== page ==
Original Publication
Open Access

Basics of Infant Conventional Mechanical Ventilation: An Interactive Animated Teaching Module

Published: December 14, 2017 | 10.15766/mep_2374-8265.10658

Appendices

  • Principles of Infant Mechanical Ventilation folder
  • Mechanical Ventilator Survey.docx

All appendices are peer reviewed as integral parts of the Original Publication.

To view all publication components, extract (i.e., unzip) them from the downloaded .zip file.


Abstract

Introduction: While conventional mechanical ventilation is a common therapy in the neonatal intensive care unit (NICU), pediatric residents receive insufficient instruction. This stand-alone computer module provides an interactive method of learning basic infant pulmonary physiology and principles of mechanical ventilation. Methods: This module runs offline and is compatible with a variety of operating systems. Participants complete a six-question, case-based pretest. The seven-section instructional module is self-paced, narrated, animated, and interactive. Learners can repeat each section as needed. At the conclusion of the module, participants complete the same six-question test and receive feedback. In total, the module requires 15-20 minutes to complete. Results: The curriculum has been implemented at the beginning of the NICU rotation over a 2-year period within our pediatric residency program. Participants preferred this interactive module and had higher posttest scores when compared to a PowerPoint presentation. After 4 months, there was evidence of knowledge decay. Discussion: The interactive module is enjoyable, effective, and convenient. It engages participants in active learning and allows them to control the time and pace of their instruction. We have implemented the curriculum within our residency program and believe it would be useful for a variety of NICU health care providers.


Educational Objectives

By the end of this session, learners will be able to:

  1. Distinguish between negative and positive pressure ventilation.
  2. Describe how a newborn establishes functional residual capacity.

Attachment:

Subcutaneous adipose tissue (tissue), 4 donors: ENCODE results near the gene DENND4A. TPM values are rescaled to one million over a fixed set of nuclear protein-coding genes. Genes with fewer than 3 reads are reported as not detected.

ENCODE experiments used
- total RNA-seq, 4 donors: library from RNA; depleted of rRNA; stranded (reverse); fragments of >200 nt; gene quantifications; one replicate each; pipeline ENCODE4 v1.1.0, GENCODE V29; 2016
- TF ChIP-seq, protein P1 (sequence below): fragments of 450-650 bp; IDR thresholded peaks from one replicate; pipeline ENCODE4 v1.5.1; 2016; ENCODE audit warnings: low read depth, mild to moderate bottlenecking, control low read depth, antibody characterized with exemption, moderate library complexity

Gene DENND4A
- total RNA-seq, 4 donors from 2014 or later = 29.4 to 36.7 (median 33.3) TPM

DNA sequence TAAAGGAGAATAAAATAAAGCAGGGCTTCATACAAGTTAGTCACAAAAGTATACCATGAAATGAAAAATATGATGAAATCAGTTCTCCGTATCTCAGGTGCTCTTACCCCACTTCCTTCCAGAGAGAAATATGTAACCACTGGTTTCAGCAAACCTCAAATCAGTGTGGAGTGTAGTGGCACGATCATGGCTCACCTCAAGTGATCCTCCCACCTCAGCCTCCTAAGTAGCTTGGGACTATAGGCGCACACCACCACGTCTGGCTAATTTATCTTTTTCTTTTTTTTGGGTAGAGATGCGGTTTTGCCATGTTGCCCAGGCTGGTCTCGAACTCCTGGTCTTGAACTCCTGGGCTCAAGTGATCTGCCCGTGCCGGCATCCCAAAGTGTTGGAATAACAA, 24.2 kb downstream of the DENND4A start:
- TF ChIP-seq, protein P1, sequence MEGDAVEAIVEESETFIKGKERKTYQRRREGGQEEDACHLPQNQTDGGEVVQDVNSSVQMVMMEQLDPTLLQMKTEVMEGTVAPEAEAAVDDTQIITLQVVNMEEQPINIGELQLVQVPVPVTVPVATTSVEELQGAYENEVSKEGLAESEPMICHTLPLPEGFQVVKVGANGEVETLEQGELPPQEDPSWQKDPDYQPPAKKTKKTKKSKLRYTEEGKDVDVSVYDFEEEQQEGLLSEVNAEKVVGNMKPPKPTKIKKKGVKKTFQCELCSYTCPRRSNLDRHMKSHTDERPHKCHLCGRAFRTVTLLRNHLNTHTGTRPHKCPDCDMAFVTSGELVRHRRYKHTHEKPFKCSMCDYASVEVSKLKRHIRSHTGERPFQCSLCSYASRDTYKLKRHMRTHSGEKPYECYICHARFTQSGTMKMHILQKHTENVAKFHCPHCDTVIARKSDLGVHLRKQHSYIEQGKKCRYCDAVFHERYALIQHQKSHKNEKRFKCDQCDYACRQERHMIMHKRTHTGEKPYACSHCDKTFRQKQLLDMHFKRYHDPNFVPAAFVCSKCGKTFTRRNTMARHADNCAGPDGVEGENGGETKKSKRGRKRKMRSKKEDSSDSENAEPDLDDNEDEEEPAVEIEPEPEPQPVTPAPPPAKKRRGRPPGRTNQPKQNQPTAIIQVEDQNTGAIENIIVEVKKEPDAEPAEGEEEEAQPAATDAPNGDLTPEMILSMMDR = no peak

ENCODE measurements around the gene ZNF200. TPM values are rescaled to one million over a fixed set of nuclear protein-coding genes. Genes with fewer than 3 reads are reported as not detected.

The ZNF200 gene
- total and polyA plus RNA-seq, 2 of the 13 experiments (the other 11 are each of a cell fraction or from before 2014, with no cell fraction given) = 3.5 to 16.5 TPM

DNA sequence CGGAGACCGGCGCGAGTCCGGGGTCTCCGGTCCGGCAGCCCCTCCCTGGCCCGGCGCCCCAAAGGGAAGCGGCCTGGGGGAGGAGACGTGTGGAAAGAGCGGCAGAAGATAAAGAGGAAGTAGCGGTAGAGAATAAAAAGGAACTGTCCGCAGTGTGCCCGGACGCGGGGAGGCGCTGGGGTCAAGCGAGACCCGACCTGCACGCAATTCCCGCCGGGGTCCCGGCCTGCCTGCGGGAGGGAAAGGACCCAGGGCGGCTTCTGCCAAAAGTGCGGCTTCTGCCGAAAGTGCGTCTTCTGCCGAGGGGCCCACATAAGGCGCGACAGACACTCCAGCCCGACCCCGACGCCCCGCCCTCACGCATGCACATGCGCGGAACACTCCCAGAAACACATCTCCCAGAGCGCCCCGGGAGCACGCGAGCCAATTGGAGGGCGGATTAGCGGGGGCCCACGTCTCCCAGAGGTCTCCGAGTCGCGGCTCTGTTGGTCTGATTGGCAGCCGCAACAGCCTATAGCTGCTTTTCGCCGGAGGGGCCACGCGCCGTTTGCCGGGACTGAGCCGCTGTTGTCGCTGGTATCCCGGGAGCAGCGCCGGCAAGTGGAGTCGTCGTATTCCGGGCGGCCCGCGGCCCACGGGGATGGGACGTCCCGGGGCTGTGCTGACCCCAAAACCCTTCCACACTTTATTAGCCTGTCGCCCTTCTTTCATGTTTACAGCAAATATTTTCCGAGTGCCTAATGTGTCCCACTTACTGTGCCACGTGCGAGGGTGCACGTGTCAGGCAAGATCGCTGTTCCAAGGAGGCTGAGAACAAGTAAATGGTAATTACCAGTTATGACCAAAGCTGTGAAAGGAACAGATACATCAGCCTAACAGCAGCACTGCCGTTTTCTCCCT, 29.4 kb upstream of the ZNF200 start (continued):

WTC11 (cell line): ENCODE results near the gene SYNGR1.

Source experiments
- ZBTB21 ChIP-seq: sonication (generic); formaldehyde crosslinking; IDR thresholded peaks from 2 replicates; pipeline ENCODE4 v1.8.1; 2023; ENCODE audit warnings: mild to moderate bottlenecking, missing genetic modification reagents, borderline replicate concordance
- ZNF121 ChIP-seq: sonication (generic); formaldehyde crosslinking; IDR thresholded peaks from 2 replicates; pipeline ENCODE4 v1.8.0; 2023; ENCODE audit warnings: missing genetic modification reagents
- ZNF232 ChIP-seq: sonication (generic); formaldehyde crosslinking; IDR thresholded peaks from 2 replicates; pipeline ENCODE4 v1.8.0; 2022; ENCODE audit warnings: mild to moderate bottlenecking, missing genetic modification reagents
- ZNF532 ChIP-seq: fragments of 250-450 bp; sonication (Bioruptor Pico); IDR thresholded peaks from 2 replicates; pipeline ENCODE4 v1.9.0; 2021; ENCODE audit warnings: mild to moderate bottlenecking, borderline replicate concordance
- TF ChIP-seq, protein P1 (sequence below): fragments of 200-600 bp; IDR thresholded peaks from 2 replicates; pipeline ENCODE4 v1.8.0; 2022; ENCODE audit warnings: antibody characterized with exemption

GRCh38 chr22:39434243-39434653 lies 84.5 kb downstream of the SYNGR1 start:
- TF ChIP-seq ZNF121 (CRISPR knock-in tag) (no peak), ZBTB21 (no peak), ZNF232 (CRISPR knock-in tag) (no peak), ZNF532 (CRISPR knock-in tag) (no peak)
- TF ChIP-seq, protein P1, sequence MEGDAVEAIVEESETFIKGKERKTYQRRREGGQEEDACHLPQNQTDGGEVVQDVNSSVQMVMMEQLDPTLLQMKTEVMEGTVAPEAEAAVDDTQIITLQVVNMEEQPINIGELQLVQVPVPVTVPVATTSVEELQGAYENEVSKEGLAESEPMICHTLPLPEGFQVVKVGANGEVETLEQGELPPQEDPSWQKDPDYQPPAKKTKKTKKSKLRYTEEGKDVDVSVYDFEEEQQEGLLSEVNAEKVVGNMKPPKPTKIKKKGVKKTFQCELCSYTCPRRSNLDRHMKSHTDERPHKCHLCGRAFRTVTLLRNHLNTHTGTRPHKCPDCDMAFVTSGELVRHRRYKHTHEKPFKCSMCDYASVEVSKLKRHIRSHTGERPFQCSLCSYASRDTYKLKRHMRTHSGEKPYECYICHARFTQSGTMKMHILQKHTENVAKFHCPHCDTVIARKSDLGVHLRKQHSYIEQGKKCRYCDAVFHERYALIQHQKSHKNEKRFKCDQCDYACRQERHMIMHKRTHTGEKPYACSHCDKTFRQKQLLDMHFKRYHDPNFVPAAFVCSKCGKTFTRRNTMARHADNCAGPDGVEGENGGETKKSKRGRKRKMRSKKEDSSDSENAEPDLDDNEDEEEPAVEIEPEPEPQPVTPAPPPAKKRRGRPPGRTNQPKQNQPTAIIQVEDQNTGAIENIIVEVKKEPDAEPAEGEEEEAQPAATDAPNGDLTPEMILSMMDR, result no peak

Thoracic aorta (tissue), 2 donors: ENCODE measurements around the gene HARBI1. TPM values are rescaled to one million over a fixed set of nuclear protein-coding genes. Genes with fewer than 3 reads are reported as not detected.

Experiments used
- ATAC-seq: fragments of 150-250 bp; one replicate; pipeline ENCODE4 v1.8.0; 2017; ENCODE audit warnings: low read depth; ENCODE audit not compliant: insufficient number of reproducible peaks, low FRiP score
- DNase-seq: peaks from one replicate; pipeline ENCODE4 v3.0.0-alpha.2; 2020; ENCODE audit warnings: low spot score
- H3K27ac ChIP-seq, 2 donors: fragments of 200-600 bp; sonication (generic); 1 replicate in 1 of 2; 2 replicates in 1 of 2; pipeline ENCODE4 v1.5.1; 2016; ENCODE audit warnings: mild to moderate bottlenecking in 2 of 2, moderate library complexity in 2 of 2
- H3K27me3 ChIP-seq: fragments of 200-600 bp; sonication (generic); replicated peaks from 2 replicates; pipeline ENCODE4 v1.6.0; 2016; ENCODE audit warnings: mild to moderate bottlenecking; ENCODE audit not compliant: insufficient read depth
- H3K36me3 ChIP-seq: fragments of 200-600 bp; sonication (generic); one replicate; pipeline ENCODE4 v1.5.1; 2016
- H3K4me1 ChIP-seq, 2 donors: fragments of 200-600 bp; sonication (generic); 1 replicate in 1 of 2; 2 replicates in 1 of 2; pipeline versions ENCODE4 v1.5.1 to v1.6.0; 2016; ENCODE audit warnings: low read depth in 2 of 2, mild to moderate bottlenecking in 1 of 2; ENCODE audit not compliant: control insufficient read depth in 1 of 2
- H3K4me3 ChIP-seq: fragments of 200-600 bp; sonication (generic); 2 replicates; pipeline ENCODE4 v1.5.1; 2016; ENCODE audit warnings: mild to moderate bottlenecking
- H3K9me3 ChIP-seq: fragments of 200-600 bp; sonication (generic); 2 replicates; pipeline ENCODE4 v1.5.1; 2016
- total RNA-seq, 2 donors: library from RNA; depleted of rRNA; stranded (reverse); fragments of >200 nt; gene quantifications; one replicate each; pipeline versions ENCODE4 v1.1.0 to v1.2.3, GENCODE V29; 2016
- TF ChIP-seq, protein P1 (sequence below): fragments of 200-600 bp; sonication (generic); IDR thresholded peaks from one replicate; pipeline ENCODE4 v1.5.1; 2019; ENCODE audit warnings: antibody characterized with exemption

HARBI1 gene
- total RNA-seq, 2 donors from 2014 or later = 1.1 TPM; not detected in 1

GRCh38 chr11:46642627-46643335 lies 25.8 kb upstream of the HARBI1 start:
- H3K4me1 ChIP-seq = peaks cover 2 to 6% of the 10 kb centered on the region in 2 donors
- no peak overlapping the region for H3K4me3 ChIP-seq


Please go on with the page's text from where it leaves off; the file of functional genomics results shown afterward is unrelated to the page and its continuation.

3. Describe the components of mean airway pressure.
  4. Describe the components of minute ventilation.
  5. Explain how to adjust mean airway pressure using a mechanical ventilator.
  6. Explain how to adjust minute ventilation using a mechanical ventilator.
  7. Describe the difference between a volume-controlled ventilator and a pressure-controlled ventilator.

Figures and Tables

  Table. Median Pretest and Posttest Scores
Test
Interactive Computer Module
Self-Directed PowerPoint
pa
Pretest
83%b
83%c
.62
Posttest
100%b
83%c
<.01
Follow-up (4 months)
83%d
66.5%e
.66
   aMann-Whitney U test.
   bN = 20.
   cN = 22.
   dN = 10.
   eN = 12.

Introduction

Mechanical ventilation is a common therapy in the neonatal intensive care unit (NICU). Between 10%-20% of all infants admitted to an NICU receive mechanical ventilation.1 Developing proficiency in mechanical ventilation requires a significant amount of experience; however, program requirements for pediatric residency training have restricted the amount of intensive care exposure and limited the opportunities for residents to become comfortable with this skill.2 Prior to developing this module, we conducted a survey among pediatric residents at the University of Michigan to assess self-perceived comfort managing infant mechanical ventilation. One-third of residents felt uncomfortable to very uncomfortable with their ability to manage a mechanical ventilator. Only 7% of residents reported that they were very comfortable managing mechanical ventilation, and 14% were very satisfied with their mechanical ventilation education. This is consistent with data from a study of recent pediatric resident graduates that showed low scores on validated assessments of mechanical ventilation knowledge and case management.3 Insufficient training in mechanical ventilation is not limited to pediatric residency programs. Similar deficits in knowledge and self-perceived competence have been reported among internal medicine and emergency medicine residents.4,5

In our residency program, didactic lectures given during NICU rotations were the primary instructional method for teaching the principles of mechanical ventilation. We recognized that this passive instructional method was not meeting our learners’ needs and was not consistent with adult learning principles.6 Trainees frequently missed lectures because of scheduling conflicts, call schedules, duty-hour limits, and patient care activities. Those who attended lectures described them as difficult to understand and not engaging. Bedside teaching is more interactive and proximal to the patient encounter, but it requires access to suitable patients, can be impractical with the time demands of patient care during NICU rounds, and is ineffective if learners lack sufficient background knowledge.7 Although core textbooks cover pulmonary physiology and mechanical ventilation in exhaustive detail, the volume and complexity of information presented are not practical for independent reading during an NICU rotation.8,9 Virtual mechanical ventilation simulators are commercially available and provide the opportunity for immersive learning that supports adult learning; however, most are complex, assume an established understanding of pulmonary physiology, focus on adult pathology, and require users to purchase expensive equipment or software.10